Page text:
"Rafa has inspired her with what he's been able to do, with the way he trains, with his work ethic, the way he fights for every single match no matter what the score is. He can be down 6-Love, 5-Love, 40-Love," Cahill said. "You wouldn't even be able to tell with him.

"That, to me, is what she's modeled the last year and a half on. No one's going to be like Rafa. But you see a little bit of the old Simona compared to the new Simona, and she's more like that, because she's always had a great work ethic. 

"I have never had to push her on the practice court. She always gives 100%. She's like a little Rafa on the practice court. We need to make her a little Rafa on the match court, as well.

"It's nice that her two victories, the one she had in Paris and the one she had last week [in Montreal], both coincided -- we spoke about this after the match -- coincided with Nadal doing exactly the same. It's been pretty cool, actually."

Reflecting on Halep's 2018 season, which has seen her make two Slam finals, winning her first major title at Roland Garros, all while holding the World No.1 for all but four weeks this season, Cahill couldn't be happier with how his charge has handled everything.

"I think it's incredibly difficult to, more difficult to be the No. 1 player in the world, because you need to play incredible tennis over the course of 12 months," Cahill said. "To win a Grand Slam, sometimes you just need to get hot for a couple of weeks.

"Not easy to do either, but becoming the No. 1 player last year I think gave her the confidence and belief to know that she's capable of making it happen. And since then -- some players, when they become No. 1, they are a little bit intimidated by the responsibility, the fact that you're at the top of the tree and everybody is chasing you, the fact that every time you step onto the court you're a target.

"And that's not easy psychologically for a lot of players to handle. I think she's handled it beautifully. I think she's done an incredible job putting that aside and just making it about one opponent every single day. That's been really important for her."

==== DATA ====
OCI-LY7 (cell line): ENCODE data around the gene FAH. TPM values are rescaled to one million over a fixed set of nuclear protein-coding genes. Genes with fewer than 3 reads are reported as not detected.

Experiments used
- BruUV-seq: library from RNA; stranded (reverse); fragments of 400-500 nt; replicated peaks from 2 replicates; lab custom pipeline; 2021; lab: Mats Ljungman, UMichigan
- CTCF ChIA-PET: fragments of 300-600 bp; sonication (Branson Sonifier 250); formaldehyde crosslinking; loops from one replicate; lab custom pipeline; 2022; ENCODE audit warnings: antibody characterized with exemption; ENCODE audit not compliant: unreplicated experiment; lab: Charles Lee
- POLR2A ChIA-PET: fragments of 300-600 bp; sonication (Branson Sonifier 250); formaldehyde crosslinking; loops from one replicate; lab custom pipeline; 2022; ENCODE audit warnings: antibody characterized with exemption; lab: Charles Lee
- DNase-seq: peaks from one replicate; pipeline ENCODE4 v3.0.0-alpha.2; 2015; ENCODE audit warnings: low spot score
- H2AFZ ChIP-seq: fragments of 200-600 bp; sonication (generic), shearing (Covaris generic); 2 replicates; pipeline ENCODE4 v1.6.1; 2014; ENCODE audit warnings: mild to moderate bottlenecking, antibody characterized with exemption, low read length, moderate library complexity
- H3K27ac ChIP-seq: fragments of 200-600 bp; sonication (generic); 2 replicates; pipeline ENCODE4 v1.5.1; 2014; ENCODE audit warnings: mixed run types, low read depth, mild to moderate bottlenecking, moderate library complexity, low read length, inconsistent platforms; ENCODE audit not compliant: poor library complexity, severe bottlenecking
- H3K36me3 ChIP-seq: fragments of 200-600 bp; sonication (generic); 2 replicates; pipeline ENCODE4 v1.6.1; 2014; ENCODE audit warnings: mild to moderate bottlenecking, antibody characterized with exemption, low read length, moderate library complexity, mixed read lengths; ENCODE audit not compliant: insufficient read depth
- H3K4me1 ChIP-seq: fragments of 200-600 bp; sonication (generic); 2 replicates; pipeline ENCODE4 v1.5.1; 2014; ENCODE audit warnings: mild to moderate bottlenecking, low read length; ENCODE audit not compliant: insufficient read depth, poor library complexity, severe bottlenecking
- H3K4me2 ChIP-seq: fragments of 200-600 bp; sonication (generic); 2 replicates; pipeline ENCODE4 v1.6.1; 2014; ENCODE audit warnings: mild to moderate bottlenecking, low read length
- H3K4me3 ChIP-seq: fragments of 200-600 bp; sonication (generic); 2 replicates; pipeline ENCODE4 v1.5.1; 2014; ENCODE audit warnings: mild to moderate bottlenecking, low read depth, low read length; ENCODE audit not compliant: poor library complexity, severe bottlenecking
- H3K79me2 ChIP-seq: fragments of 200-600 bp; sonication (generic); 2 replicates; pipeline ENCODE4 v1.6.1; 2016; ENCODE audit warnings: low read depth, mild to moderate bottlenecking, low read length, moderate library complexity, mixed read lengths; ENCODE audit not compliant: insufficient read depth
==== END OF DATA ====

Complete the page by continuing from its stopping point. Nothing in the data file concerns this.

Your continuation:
"I think the beauty with her is that she's always treated both the wins and the losses the same way. She doesn't get overly carried away with the wins and she has great respect for the losses and her opponents."
Darren Cahill

"It's impossible to win every single week, but if you go out there with the attitude that you're going to find a way to give your very best -- the only thing you can control is your effort. You can't control how your opponent plays, can't control the wind or the line calls or whatever, but you can control how clearly you think and how much effort you give. And if you do that, then I'm proud of her no matter what the result.

"I think that's been a constant message throughout the course of our three years. If there is lessons to be learned from a particular match, yeah, we will definitely talk about them. Sometimes that's determined by how she feels after a match. Sometimes she's smiling after a match. Sometimes there are tears. Sometimes it's just a hug and move on. It's really determined by how she is.

"But I think the beauty with her is that she's always treated both the wins and the losses the same way. She doesn't get overly carried away with the wins and she has great respect for the losses and her opponents. I think that's one of the great things that I really admire about her, as well, just like the way Sloane [Stephens] has handled the last couple of matches. I think with the after-match speeches and the way she's handled those losses -- obviously the US Open was a big win, but big wins are just around the corner because good things happen to good people."

Listen to Simona Halep discuss her gritty run to the Montreal title and her impending return to Singapore on the latest episode of the WTA Insider Podcast below: